the Shenandoah Valley. Sigel was to collect what force he could spare from the railroad, and move up the valley with a supply train to meet him. The enemy are evidently relying for supplies greatly on such as are brought over the branch road running through Staunton. On the whole, therefore, I think it would be better for General Hunter to move in that direction; reach Staunton and Gordonsville, or Charlottesville, if he does not meet too much opposition. If he can hold at bay a force equal to his own, he will be doing good service.
In a letter to the Secretary of War, written about one week ago, I recommended Generals Sherman and Meade for promotion to major-generals in the Regular Army, and Hancock for brigadier. I wish you would urge this again. The Secretary replied that there was but one vacancy for major-general. I think this must be a mistake. I was appointed before General Wool was retired, or at least was notified of the fact that an original vacancy existed before his retirement. General Wright is one of the most meritorious officers in the service, and with opportunity will demonstrate his fitness for any position; but at present I doubt whether Sheridan has not most entitled himself to the other vacant brigadier-generally. This, however, I would leave open for a time.
U. S. GRANT,
WASHINGTON, May 20, 1864-2 p. m.
Spotsylvania Court-House, Va.:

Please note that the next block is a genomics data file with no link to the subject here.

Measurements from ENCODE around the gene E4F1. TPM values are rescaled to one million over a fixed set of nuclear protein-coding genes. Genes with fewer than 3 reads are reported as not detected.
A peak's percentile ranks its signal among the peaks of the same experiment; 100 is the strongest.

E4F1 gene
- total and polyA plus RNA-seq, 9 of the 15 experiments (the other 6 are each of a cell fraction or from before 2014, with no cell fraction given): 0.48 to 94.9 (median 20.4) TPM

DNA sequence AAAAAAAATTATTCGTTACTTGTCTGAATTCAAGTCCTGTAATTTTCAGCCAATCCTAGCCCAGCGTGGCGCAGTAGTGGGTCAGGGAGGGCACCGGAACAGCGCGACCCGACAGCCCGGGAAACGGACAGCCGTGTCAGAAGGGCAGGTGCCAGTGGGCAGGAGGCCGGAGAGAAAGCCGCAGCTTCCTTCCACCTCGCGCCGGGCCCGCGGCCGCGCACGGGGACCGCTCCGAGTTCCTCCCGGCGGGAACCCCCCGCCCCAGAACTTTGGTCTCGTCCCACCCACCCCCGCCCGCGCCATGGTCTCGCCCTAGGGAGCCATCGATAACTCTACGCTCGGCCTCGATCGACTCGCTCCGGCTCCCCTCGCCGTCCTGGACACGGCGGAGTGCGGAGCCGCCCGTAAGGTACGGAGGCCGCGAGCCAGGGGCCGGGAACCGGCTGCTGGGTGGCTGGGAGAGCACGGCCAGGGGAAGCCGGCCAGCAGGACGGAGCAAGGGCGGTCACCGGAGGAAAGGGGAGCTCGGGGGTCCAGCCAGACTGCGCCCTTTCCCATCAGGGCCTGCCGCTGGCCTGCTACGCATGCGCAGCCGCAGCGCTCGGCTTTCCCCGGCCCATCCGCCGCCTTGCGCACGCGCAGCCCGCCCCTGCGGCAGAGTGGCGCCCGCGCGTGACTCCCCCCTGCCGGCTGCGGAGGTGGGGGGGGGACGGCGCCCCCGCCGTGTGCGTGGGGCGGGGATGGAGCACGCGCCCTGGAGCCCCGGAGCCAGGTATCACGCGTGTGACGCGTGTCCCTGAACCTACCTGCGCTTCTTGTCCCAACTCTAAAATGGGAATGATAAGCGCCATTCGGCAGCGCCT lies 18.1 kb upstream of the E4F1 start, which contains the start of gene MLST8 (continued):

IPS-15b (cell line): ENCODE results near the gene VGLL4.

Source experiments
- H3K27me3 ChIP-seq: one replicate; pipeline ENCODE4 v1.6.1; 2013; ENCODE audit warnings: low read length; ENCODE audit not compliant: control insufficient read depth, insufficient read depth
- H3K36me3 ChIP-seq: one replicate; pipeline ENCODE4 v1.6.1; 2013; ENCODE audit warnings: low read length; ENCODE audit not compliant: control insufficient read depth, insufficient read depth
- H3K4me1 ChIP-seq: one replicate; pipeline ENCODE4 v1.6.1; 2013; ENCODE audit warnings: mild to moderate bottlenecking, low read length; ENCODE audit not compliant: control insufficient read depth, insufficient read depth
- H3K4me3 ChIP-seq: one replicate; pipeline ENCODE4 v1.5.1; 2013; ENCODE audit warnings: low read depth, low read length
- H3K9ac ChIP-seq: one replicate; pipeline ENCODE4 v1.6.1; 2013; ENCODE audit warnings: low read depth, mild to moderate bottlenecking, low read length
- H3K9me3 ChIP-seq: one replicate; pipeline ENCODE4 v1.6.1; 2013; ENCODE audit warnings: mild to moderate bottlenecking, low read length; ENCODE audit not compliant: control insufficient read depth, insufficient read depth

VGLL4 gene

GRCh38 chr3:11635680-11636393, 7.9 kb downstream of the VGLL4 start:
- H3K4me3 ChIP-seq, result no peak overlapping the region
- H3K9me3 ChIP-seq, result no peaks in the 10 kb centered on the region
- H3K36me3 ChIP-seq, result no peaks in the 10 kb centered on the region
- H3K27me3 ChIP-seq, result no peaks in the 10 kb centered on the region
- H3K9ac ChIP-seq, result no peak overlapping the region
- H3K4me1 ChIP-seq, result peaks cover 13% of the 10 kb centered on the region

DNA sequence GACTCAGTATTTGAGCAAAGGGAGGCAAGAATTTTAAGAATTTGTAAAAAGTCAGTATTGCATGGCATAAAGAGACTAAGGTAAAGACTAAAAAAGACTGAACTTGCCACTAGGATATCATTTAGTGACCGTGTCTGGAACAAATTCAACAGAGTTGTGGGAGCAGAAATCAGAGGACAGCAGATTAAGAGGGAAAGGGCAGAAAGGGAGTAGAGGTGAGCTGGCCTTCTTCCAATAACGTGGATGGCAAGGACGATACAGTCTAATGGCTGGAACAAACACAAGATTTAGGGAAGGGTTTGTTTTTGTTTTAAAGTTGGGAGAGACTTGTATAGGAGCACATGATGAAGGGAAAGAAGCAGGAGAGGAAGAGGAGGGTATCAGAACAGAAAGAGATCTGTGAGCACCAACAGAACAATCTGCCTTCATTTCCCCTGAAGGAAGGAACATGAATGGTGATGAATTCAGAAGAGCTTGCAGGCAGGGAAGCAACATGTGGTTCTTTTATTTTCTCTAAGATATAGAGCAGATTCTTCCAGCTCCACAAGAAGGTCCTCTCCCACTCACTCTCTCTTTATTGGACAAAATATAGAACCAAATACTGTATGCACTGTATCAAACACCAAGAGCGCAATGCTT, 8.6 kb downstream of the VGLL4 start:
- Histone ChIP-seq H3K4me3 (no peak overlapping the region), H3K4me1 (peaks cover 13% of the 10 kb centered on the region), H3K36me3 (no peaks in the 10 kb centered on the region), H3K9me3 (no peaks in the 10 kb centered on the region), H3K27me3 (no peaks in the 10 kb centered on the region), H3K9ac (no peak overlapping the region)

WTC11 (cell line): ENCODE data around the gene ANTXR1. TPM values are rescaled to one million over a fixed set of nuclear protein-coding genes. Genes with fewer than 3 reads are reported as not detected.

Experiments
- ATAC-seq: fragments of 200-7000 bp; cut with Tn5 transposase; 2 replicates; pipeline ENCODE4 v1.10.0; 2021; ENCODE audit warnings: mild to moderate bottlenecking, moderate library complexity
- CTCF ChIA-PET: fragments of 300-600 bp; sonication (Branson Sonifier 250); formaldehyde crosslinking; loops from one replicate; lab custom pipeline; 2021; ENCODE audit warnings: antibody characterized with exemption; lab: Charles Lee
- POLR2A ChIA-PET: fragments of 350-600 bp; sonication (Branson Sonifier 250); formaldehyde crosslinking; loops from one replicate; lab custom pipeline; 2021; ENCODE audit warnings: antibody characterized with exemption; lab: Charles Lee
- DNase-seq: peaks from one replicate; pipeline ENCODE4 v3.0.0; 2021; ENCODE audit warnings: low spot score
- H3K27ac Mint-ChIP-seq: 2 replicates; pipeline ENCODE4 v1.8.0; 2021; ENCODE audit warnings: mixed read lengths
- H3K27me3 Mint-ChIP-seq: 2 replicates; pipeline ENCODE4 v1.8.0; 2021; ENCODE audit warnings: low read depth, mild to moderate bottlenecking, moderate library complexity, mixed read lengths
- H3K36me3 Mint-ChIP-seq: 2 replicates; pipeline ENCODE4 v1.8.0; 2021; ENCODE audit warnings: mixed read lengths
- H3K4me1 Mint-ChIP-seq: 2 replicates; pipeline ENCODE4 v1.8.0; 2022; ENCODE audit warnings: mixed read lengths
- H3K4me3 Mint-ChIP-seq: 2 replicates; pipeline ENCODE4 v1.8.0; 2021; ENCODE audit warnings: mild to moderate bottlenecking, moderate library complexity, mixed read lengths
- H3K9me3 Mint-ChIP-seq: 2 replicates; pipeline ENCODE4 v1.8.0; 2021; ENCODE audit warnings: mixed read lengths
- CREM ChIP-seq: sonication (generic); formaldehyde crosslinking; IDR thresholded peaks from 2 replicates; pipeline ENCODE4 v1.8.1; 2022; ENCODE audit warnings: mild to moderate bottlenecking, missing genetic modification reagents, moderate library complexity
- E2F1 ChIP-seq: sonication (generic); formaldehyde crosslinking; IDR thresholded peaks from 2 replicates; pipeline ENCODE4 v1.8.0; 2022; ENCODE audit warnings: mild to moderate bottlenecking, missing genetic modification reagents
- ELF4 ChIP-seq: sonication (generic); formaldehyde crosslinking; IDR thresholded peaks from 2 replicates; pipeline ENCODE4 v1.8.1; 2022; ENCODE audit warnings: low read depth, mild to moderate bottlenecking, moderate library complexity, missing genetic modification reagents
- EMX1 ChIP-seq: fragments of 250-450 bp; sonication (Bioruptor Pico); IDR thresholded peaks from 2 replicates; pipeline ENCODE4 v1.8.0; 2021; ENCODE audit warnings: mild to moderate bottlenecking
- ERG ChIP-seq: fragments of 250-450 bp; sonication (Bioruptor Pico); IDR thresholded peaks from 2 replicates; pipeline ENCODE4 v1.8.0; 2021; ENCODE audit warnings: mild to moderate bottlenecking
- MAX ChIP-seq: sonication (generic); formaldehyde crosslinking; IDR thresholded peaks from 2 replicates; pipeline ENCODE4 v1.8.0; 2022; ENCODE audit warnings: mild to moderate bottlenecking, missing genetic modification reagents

There are 3,000 wounded men in Fredericksburg, who cannot be removed except by water transportation. General Meigs send transports to-day to ascend the Rappahannock to-morrow for that purpose. The south bank of the river above Port Royal should be held by our cavalry, in order to enable the transports to pass up. Supplies of forage will accompany the fleet. Large amounts of property have been sent to Fredericksburg. If that place is to be abandoned this property should first be removed. Moreover, the repair of the Aquia Creek Railroad should cease. The navigation of the Rappahannock above Port Royal is difficult, and will cease when the river falls.
H. W. HALLECK,
Major-General and Chief of Staff.
HEADQUARTERS ARMY OF THE POTOMAC,
May 20, 1864-5.30 a. m.
GENERAL: Birney reports the enemy having disappeared from his front of last night. He has followed them down to the river at the deserted house, taking several prisoners from their stragglers, and all seem to indicate the presence of Ewell's corps yesterday, and their withdrawal in the night to their intrenchments. I propose now to withdraw Birney and Tyler and leave Russell with Warren's people to keep watch against the return of the enemy.
GEO. G. MEADE,